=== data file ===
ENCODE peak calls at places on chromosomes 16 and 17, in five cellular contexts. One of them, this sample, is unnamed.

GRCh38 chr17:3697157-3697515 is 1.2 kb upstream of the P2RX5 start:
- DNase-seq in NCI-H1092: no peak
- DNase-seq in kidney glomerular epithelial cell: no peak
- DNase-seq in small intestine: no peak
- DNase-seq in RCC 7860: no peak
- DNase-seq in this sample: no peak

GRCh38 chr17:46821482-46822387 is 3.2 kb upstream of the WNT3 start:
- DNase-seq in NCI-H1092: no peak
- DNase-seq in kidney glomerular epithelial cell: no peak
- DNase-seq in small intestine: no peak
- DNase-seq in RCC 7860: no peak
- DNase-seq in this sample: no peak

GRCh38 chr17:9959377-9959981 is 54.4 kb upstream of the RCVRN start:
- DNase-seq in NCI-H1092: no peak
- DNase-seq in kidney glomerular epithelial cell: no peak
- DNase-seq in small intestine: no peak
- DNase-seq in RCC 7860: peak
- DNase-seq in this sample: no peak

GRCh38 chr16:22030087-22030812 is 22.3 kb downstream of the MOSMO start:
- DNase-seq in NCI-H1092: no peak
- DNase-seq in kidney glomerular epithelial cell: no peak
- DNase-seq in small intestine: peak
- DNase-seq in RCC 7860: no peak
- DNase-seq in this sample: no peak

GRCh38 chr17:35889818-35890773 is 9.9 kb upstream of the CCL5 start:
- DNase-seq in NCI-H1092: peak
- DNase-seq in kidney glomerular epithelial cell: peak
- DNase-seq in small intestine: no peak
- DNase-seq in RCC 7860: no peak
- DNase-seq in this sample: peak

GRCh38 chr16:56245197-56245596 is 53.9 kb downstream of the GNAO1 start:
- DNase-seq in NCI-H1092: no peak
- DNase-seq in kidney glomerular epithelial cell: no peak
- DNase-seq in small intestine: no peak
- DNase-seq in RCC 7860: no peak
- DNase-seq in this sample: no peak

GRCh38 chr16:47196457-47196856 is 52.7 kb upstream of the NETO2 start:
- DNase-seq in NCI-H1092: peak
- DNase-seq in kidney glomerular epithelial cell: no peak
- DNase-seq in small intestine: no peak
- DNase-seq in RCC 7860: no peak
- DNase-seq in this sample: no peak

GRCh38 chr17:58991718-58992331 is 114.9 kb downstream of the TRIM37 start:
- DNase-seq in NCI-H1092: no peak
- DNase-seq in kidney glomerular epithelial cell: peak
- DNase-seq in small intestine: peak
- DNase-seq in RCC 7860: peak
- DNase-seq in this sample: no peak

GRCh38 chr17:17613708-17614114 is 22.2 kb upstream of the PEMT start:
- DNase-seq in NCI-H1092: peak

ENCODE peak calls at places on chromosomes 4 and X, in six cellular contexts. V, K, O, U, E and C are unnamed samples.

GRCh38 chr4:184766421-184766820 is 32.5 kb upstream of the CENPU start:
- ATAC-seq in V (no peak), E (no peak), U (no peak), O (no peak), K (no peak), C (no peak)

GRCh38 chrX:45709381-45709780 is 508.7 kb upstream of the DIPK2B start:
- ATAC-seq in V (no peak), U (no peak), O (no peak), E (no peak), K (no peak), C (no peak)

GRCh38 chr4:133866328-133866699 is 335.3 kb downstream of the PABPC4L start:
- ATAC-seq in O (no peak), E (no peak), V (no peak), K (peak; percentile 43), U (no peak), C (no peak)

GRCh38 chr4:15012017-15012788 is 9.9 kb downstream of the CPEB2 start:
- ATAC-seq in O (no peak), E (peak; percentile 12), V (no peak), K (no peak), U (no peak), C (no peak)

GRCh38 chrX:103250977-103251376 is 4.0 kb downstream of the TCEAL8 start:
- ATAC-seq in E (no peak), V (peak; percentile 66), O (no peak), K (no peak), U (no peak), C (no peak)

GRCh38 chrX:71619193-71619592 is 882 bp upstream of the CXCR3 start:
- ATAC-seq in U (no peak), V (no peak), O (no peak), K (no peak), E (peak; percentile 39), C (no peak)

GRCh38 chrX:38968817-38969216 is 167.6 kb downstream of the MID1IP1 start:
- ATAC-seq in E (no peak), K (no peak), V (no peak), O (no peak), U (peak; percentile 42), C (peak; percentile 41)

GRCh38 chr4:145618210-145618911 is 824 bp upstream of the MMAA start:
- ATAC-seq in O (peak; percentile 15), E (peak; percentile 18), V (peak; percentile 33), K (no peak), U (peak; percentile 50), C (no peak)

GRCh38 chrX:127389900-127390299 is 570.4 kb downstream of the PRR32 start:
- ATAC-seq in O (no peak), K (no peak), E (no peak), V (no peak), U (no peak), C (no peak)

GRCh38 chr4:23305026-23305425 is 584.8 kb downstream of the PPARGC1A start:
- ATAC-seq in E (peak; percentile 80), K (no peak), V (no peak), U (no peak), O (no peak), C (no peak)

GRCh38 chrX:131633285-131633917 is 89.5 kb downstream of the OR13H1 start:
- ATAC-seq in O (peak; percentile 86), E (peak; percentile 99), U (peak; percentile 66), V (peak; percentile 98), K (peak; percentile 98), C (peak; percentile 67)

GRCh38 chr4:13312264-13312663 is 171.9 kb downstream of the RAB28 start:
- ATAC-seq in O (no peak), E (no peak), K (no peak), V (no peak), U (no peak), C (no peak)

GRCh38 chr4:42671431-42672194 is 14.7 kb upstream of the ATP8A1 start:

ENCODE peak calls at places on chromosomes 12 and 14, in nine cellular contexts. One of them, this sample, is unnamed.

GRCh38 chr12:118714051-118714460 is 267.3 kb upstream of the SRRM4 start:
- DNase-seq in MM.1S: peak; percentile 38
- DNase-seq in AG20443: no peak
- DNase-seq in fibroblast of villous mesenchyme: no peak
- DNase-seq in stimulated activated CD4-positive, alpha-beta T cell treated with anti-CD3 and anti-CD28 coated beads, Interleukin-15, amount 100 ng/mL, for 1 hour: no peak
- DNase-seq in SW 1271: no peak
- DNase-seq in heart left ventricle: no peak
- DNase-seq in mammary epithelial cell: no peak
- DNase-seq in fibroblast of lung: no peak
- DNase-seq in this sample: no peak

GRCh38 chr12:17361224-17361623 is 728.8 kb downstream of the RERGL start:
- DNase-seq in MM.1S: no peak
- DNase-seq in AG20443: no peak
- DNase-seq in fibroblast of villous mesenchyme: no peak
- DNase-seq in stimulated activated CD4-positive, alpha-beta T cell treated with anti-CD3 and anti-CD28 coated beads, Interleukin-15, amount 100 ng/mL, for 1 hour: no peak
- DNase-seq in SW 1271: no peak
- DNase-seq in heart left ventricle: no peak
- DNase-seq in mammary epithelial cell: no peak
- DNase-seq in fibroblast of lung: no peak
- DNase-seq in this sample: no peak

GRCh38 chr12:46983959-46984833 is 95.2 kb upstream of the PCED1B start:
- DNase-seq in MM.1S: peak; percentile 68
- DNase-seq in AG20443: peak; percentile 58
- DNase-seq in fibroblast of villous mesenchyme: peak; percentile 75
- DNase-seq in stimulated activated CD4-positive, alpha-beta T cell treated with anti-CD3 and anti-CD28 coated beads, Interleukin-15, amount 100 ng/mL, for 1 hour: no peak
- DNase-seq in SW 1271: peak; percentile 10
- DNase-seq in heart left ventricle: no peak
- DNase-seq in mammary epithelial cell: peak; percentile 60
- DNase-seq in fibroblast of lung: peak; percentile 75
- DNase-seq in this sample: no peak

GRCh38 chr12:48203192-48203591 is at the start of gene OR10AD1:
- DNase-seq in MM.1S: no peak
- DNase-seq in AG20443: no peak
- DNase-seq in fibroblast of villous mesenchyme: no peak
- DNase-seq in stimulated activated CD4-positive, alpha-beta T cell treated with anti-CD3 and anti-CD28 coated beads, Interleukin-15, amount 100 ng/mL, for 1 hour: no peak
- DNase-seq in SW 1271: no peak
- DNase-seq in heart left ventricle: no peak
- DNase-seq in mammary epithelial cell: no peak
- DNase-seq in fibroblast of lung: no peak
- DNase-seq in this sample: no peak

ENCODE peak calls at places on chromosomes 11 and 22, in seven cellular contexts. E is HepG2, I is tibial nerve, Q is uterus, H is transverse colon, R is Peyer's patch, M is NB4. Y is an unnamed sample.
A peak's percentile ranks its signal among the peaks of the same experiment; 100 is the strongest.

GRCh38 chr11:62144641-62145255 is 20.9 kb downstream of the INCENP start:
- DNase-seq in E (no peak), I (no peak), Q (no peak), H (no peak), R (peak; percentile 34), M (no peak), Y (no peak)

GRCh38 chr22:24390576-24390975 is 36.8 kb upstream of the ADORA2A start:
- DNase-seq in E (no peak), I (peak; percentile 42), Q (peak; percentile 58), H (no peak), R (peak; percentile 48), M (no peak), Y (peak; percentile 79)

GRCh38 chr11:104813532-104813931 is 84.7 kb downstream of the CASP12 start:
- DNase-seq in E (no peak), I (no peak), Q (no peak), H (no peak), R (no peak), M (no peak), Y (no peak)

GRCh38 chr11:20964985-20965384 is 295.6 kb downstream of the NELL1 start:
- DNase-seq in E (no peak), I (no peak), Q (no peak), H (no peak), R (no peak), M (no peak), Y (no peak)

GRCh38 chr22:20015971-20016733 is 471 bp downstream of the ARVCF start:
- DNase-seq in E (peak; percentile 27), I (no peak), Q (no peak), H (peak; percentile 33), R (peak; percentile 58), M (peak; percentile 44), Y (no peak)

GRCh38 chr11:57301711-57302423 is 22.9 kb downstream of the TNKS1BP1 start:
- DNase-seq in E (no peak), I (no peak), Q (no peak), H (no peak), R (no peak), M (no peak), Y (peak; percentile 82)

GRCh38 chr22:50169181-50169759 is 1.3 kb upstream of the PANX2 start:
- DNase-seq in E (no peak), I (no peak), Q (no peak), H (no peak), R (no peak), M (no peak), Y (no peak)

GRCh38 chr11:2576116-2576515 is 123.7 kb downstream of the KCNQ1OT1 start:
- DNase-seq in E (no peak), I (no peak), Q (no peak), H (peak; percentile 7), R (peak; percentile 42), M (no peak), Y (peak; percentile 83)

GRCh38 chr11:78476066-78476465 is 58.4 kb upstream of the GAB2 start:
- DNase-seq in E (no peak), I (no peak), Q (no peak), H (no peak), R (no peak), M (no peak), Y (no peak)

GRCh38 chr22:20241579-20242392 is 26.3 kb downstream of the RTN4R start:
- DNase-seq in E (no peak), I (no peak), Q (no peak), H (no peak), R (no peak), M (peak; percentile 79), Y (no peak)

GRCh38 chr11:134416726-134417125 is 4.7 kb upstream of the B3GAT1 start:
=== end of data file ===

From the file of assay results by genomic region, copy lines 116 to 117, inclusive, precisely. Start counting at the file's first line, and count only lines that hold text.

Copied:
- DNase-seq in mammary epithelial cell: no peak
- DNase-seq in fibroblast of lung: no peak